Most of us are familiar with the different profiles of Millennials, Gen Xers, and Boomers. It can be fun to interpret people's behaviors in the context of what we know about generational research. But are we making proper use of these generational insights in our marketing?
Whether your brand focuses primarily on customers that fall into a single generation or across groups, the insights that have been unearthed on these groups should be better reflected in our efforts. The ways in which we process information as individual marketers may be rather different from those of huge swaths of our target audiences.
This piece is an attempt to spawn thinking about whether our own marketing efforts have the communication "legs" necessary to achieve their full potential. Are we reflecting what we know in what we do? As a first step, I'd like to explore five aspects of our communications and outline the ways that we can ensure that our brands get maximum advantage.
The five ways are:
- Showing respect
- Ensuring credibility
- Delivering constancy
- Rethinking focus
- Providing entertainment
No generation tolerates disrespect well, but I think it's safe to say that Millennials and Gen Xers are more demanding when it comes to respect and the ways in which they interact with brands. If you're a fan of "Mad Men," you'll know what I mean when I speak of the "punter mentality" -- the sense that consumers deserve to be done in by emotional sells and aggressive claims. As the saying goes, "They believe what we tell them to."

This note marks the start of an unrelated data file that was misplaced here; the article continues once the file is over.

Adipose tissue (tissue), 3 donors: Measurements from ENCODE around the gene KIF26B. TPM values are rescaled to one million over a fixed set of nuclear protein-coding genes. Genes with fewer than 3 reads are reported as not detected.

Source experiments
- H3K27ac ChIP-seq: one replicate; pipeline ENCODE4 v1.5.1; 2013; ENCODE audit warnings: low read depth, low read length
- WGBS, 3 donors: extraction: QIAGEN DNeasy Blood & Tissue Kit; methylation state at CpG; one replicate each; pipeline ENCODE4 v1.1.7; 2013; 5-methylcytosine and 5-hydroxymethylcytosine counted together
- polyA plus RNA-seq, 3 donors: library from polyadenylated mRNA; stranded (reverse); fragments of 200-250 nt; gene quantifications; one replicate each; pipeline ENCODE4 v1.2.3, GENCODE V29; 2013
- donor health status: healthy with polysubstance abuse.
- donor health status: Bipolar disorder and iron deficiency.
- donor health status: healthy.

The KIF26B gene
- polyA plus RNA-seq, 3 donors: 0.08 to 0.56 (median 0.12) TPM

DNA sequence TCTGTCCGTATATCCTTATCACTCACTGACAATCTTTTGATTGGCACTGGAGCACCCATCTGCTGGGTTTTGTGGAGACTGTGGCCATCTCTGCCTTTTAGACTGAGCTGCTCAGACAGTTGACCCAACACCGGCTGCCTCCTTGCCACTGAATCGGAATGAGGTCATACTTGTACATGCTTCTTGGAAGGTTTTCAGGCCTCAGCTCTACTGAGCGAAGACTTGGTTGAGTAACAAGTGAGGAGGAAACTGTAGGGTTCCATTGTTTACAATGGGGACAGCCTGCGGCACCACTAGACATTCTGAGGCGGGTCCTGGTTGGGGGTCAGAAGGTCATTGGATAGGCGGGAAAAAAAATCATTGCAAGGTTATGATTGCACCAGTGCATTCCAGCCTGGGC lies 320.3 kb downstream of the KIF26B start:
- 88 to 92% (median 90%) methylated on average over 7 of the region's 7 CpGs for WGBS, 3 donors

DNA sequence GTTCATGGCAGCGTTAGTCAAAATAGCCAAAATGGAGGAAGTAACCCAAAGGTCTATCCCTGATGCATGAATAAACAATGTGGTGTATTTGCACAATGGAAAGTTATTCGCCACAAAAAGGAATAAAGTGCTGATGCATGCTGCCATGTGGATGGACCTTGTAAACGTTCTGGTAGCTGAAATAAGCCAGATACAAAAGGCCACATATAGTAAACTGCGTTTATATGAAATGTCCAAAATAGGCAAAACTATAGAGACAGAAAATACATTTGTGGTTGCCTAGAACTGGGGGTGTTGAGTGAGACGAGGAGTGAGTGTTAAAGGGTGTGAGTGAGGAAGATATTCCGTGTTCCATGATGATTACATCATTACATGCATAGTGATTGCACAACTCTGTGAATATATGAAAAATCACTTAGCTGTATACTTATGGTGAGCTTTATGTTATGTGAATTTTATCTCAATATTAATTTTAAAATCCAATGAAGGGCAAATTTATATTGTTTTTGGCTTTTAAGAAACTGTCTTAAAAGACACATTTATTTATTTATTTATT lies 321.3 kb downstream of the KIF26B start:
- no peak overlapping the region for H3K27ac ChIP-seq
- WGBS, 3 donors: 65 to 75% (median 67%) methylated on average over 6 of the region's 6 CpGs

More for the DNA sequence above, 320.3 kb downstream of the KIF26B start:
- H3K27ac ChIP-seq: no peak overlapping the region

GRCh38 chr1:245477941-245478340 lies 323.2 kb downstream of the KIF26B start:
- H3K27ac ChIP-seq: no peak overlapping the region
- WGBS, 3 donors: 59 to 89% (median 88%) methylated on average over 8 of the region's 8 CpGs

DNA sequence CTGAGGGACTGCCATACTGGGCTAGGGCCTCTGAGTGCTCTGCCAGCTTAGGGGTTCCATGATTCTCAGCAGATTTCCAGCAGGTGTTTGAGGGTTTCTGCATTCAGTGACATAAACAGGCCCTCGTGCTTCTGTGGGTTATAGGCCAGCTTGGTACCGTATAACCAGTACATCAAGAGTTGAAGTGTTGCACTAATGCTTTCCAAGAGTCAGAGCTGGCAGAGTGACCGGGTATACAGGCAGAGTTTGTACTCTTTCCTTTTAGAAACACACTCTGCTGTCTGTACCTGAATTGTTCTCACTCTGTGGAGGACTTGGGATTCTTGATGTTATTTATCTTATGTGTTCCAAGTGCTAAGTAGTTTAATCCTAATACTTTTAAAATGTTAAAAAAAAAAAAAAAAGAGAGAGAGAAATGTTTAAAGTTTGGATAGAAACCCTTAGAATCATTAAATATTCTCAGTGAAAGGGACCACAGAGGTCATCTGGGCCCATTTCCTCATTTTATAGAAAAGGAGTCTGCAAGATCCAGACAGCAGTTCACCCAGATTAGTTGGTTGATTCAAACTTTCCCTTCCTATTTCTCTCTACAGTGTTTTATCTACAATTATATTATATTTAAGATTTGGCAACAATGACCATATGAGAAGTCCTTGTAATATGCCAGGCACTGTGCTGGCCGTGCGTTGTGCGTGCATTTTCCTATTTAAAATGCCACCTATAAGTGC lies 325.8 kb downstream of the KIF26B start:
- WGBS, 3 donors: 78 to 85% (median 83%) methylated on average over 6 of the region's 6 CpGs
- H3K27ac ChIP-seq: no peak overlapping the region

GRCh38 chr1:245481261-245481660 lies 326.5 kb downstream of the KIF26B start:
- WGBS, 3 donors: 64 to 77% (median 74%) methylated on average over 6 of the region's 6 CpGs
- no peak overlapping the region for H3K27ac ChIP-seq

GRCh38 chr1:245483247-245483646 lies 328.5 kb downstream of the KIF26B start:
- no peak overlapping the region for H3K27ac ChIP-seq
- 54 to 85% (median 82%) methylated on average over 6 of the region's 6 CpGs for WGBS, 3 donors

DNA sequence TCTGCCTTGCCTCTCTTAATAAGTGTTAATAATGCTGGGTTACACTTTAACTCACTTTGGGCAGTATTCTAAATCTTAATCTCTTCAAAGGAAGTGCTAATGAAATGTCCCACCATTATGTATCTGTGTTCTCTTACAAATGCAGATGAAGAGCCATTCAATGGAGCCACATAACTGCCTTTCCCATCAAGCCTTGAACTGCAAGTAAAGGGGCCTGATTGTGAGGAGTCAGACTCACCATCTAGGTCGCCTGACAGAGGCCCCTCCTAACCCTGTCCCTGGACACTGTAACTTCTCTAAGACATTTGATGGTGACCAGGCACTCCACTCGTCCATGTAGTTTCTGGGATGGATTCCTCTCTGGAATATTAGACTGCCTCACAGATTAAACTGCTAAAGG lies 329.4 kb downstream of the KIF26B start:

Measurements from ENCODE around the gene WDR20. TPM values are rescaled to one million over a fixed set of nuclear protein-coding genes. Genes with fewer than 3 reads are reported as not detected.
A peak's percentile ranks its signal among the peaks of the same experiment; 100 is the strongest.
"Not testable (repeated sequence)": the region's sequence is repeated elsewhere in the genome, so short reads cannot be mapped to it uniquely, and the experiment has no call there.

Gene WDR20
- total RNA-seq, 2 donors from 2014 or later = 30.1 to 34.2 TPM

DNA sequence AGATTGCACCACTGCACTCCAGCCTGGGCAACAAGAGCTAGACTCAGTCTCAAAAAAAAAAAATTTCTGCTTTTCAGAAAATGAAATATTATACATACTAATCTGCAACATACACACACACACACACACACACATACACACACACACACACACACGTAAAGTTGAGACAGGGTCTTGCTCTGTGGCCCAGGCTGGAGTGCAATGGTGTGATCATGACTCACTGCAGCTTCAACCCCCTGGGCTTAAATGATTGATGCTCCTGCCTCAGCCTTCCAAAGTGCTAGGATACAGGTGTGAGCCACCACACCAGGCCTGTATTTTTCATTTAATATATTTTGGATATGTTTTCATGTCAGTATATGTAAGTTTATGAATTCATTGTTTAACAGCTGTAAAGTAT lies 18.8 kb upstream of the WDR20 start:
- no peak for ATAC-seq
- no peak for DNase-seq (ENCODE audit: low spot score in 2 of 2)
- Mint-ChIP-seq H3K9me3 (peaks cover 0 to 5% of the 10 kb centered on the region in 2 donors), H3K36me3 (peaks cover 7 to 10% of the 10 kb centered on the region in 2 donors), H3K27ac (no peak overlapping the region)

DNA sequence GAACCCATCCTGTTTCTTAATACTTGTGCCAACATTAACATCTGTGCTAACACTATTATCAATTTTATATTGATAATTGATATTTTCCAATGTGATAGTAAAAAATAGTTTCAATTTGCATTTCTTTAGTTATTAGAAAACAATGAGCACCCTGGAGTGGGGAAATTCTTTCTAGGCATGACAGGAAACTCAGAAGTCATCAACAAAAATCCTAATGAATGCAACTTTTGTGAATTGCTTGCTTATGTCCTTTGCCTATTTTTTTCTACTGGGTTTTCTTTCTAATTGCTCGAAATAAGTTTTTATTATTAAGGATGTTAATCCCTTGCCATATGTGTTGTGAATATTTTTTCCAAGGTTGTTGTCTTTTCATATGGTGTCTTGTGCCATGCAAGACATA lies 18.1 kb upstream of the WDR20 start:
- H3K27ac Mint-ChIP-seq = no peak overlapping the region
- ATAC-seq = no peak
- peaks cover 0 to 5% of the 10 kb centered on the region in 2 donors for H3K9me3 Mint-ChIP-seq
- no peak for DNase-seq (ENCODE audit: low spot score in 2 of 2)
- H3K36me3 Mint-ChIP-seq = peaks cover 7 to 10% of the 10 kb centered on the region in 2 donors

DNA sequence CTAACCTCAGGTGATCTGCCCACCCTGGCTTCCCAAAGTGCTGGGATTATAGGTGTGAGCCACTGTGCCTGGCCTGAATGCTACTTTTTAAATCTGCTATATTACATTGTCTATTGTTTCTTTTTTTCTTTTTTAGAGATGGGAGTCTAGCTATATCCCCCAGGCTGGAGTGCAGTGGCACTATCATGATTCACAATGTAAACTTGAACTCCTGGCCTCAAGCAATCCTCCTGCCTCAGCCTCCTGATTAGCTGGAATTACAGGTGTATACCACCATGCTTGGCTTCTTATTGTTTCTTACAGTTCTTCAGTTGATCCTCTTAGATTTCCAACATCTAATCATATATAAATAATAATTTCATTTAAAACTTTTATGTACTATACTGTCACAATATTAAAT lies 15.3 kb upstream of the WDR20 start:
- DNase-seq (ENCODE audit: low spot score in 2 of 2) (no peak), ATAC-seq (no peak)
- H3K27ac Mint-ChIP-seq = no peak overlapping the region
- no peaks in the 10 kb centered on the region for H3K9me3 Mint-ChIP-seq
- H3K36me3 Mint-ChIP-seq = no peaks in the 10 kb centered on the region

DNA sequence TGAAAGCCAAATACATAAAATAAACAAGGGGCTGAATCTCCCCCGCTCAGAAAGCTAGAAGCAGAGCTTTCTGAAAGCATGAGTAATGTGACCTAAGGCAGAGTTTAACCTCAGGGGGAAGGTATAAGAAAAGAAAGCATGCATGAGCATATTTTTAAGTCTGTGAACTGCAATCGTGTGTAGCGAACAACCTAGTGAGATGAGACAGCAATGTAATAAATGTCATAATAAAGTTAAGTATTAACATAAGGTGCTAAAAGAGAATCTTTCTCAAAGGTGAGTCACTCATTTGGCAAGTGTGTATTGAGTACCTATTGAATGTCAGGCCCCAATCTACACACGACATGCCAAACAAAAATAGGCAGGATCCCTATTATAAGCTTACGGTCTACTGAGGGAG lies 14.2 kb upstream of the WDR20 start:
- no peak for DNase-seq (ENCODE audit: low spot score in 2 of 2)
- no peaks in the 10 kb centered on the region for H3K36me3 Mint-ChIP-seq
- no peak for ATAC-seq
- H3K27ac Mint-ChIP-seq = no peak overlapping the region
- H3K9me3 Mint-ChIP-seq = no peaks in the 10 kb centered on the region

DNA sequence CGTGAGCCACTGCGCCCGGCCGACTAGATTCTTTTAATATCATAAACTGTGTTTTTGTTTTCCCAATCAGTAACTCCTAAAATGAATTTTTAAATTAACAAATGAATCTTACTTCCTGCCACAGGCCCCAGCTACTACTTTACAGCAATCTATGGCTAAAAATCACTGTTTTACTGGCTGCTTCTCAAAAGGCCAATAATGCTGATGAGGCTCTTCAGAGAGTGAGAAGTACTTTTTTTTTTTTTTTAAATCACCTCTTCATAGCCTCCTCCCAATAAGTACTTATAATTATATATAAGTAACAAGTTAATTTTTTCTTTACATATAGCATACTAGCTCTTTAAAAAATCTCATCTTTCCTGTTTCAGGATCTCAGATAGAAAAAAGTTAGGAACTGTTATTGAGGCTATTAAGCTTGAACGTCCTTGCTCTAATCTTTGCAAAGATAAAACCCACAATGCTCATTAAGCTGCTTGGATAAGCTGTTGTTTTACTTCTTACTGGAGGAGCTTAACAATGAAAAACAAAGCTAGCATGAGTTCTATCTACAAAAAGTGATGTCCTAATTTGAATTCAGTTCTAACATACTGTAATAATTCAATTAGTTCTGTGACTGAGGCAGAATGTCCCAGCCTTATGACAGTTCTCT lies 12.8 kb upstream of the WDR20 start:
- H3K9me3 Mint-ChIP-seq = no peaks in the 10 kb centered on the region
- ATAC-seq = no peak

I think there is no better example of this mentality than Tab's 1970s "Mindsticker" campaign:
I'm not suggesting for a moment that Boomer women wanted to worry about losing their husbands because of choosing the wrong beverage. But that sort of message was part of our formative marketing reality.
Millennials and Gen Xers who grew up in a wired environment are more demanding with regard to the ways in which brands reach and speak with them. For example, think about their reaction to the Motrin ad that poked fun at baby sling wearers.
The insult was hardly on the same scale as Mindsticker, but the firestorm of reaction was enormous, and driven wholly by Millennial and Gen X bloggers.
One demonstrates respect by reflecting realistic lifestyles, multiculturalism, and the sense that what matters is what the user thinks, not what the brand thinks. You reflect respect by...you know...showing it. Perhaps there is no better example than this Google ad:
What makes it noteworthy is the not-so-subtle shift to user as hero, with brand as enabler. The company could very easily have done some sort of "ole skool" "Google to the rescue" campaign. Instead, it reflected the sensibilities of younger demos while also creating a message that could resonate across age.
The "Greatest Generation" -- the one that went to war against Germany and Japan -- is known for its respect of authority and belief in the words of institutions, and this includes brands. Boomers, a bit less so. So, many of the defining experiences of the Boomer generation are of trust violated.